Five key points about the welfare cuts that are damaging the economy

Shamik Das writes about the five key points everyone should know about the welfare cuts that are damaging the UK economy.


As the days shorten, the air chills and the Welfare Reform Act begins to bite, False Economy, one of the leading evidence-based campaigners against the coalition’s cuts, have produced a new document outlining the effect of the cuts to the DWP’s budget on claimants – and the impact on the wider economy.

The key points are:

1. Welfare payments can stabilise the economy

In a recession people lose their jobs, businesses stop investing and the economy risks a downward spiral. But social security, benefits and tax credits kick in, propping up incomes and acting as ‘automatic stabilisers’.

Government spending increases temporarily to ensure people still have money to spend on basic needs. This means businesses have customers, keeping the economy stable and preventing a terminal spiral of decline.

2. Countries that increased welfare payments 
had the strongest economic recoveries

Families on low incomes are most likely to spend extra money quickly in their local shops and services, boosting demand and helping businesses.

The International Institute for Labour Studies found:

“Social and cash transfers [following the credit crunch] not only assisted those in need, but by putting cash in the hands of those most likely to spend it, helped to shore up household consumption. For this reason, countries that strengthened the policies towards income transfers managed to recover faster than others.”

3. Cutting welfare can damage growth

When deep cuts to welfare dramatically reduce the incomes of families who are already on low incomes, the opposite of fiscal stimulus happens: fiscal hindrance. Billions of pounds are removed from the active economy, so struggling businesses lose customers and lay off more staff. A vicious cycle is created.

4. Welfare cuts are shrinking the UK economy

Economists say that in a recession, increased welfare spending
has a strong multiplier effect of around 1.6. This means every £1 is worth £1.60 to national income once it has worked its way around the economy through shop tills and pay cheques. When welfare is cut, the multiplier works in reverse. So £20bn of welfare cuts could depress the economy by as much as £32bn – more than 2% of GDP.

5. The chancellor wants even deeper cuts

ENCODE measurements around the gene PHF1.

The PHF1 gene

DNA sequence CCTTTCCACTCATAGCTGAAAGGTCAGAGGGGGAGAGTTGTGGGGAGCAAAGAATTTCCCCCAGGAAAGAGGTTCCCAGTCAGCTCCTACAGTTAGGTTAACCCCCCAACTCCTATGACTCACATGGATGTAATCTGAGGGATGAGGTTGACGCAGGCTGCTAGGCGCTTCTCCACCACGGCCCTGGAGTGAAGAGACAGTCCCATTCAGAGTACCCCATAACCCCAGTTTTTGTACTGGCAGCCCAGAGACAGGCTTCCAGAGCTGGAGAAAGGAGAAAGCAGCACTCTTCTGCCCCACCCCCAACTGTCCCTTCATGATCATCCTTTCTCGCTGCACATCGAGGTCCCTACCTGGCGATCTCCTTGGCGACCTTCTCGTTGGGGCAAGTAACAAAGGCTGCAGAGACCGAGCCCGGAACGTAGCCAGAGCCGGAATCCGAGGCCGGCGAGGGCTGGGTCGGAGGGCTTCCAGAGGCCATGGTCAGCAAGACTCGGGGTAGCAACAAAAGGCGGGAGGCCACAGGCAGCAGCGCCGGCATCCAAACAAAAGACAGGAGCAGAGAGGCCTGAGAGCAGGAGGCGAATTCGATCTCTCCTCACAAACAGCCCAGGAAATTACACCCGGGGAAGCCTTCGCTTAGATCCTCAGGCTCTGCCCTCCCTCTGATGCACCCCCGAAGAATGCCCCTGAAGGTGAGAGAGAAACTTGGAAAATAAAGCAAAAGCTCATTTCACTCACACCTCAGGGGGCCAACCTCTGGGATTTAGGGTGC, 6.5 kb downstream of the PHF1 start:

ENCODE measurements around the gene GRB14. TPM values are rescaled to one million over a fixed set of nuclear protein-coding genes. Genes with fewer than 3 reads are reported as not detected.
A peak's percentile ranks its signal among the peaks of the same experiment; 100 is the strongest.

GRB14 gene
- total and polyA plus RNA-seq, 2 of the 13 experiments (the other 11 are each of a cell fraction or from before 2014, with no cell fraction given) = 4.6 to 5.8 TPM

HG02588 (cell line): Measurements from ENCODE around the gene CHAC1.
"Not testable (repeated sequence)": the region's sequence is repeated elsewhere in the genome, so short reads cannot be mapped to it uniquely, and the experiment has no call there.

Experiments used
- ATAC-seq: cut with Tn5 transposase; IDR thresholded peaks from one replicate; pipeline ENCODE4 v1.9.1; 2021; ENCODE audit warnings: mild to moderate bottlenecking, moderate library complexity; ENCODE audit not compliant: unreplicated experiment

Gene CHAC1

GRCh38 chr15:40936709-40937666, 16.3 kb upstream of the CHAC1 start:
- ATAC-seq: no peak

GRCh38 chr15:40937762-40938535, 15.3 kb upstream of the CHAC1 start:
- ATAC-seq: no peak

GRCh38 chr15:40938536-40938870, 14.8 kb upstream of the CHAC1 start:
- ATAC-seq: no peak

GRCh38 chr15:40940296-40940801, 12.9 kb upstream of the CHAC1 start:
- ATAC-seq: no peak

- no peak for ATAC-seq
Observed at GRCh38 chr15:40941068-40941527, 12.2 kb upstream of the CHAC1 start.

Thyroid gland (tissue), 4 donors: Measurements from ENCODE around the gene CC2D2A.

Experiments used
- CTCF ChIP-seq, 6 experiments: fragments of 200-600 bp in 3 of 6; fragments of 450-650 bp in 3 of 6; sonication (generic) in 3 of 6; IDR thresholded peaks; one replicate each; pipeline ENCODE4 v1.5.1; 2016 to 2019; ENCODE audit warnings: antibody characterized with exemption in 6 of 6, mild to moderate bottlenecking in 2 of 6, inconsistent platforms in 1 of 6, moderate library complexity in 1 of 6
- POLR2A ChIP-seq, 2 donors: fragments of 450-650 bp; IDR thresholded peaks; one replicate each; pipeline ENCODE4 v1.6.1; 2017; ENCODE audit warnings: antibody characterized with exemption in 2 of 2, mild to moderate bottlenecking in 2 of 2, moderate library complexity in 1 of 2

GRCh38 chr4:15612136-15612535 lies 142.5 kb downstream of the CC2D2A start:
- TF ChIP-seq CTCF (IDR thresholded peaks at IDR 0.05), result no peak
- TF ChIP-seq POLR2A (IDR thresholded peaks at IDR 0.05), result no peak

Despite the damage the cuts are causing, George Osborne wants
to cut another £10bn from welfare. This will not just be a social disaster, it could cut a further 1% off the economy, meaning a longer depression, a larger deficit and more debt for Britain.

£20bn of welfare cuts could depress the economy by as much as £32bn – more than 2% of GDP – with Osborne’s plans to slash another billion potentially shaving another 1% off the economy.

Yet more evidence of the damage being done, yet more reason for a Plan B – but is anyone in government listening?

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3 Responses to “Five key points about the welfare cuts that are damaging the economy”

  1. LB

    So from your analysis, if companies need people to spend money, taxing them is bad.

    Yet you want, no doubt need, massive taxes in order to pay the interest on the true debts, such as pensions etc. let alone the borrowing.

    So since the true debt is going up at 400 bn a year, there is no hope of a solution bar defaulting.

    For example, your 80K raid on the pensions of median wage earners. CPI not RPI, 67 not 65, plus the 25p in the pound payout that existed anyway.

  2. treborc

    never mind it hurts the sick the disabled the poor, to you lot it’s hurting the economy, bloody hell…..

  3. Timbo

    Sadly the attitude of many is that they have swalled the Coalition line that they don’t want to make cuts to disabled people, but they we have no choice because “the cupboard is bare”. If you want to protect disabled people, you need to recognise that appealing to people’s sympathy is not enough unless they believe that protecting disabled people is affordable and benefits economic recovery. If you fail to make the strong economic arguments that exist on this due to a misguided point of principle, you are shooting yourself in the foot and failing to be the best possible advocate for the interests of disabled people.

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